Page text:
Take-no-prisoners attitude and nerves of steel driving in Dubai


By AMRAN ABOCAR, Reuters

DUBAI — It takes a certain mindset to drive in Dubai: a take-no-prisoners attitude coupled with nerves of steel. This Gulf city, which boasts stunning wealth and spectacular skyscrapers, is also home to an alarmingly large number of suicidal drivers, and one of them was at the wheel of my taxi as we careened off a Dubai highway and onto a side road. “It is very safe to drive,” said Mohammad as he ignored a stop sign in a dusty construction area and flung us onto a mercifully quiet roundabout. Asked whether he had been in many accidents, he replied: “Never. But I hit somebody, maybe one or two times, not serious.” Apparently neither incident was bad enough to merit attention from either the police or his cab company, a fact that has only emboldened his Formula One instincts. Dubai was last year named the most congested city in the Middle East, in a study which found commuters spend nearly two hours in their cars each day, often in heavy traffic. Some experts say the congestion that jams the streets could dent the city’s aspirations to extend its role from star of the wealthy Gulf region into global business hub. “If worse comes to worst, some people could think to transfer businesses to neighboring emirates or areas which are more open,” said Conrad Egbert, news editor of Construction Week, who tracks infrastructure developments in the emirate. A wealthy regional tourism and trade center’s, whose population has virtually doubled over the past decade to around 1.5 million, Dubai is spending billions of dollars to develop a metro system and enhance its bus network. In recent days, ruler Sheikh Mohammed bin Rashid al-Maktoum approved a budget of 1.8 billion dirhams (US$490.2 million) to build two new highways.

SURVIVAL TIPS For now, some tips: a driver who lingers for even a split-second when traffic lights go green is obviously asleep, so hit the horn to wake him up. Besides the accelerator, the horn is a Dubai driver’s best friend. Many drivers treat posted speed limits as a mild suggestion, glaring at those who obey the rules or blasting their horns contemptuously at true slow pokes. And do not be fooled into thinking roads have only paved lanes: the sandy shoulders on either side are fair game to get out of a pinch. Of course, even off-roading across corners to reach another street will not help much, given the volume of traffic. I saw one ambitious driver, fed up with standstill traffic on a particularly narrow street, attempt a U-turn. He inched back and forth to get his car perpendicular to the traffic, at which point a truck squeezed from behind into the minuscule space he had vacated, piling on the pressure for him to complete the manoeuvre.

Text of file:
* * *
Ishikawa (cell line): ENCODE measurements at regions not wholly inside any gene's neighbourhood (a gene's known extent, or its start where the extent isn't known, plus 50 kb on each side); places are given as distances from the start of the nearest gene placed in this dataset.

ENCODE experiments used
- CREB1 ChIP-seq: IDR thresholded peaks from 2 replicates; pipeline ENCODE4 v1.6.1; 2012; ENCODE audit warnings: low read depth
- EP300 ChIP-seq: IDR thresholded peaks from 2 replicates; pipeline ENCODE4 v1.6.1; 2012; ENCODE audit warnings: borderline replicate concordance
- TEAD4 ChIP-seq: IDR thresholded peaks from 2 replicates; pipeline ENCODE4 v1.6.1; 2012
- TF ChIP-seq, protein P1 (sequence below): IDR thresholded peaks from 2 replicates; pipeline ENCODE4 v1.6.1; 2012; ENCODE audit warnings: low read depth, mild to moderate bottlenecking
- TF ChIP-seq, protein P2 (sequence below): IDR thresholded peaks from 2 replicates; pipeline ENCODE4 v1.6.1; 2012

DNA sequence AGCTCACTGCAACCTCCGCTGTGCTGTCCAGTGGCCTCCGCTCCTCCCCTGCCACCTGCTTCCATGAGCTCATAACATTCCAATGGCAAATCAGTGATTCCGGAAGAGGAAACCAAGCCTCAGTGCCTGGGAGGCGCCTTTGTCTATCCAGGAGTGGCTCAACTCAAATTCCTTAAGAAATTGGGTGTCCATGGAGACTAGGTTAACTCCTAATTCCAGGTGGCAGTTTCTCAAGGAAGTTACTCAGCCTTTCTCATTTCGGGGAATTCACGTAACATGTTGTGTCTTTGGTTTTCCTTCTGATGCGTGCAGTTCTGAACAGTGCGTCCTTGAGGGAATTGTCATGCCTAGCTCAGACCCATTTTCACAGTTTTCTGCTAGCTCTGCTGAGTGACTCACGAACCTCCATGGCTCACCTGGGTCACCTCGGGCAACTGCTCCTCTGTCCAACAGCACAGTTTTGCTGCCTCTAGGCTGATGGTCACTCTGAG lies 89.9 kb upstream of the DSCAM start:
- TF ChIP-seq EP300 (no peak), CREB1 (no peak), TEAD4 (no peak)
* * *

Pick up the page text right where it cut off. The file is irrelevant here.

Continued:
Unfazed, he coolly finished the turn and sped off. Police are cracking down on reckless driving. The government amended the federal law on traffic violations this year, creating stiffer penalties for violations like racing. And there is a heavy human toll. The newspapers say one person is injured on the roads every two hours and there is a fatality every 15 hours. “Every day, three or four accidents is compulsory,” said Ilyas, another Dubai taxi driver. “There is no driving judgment.”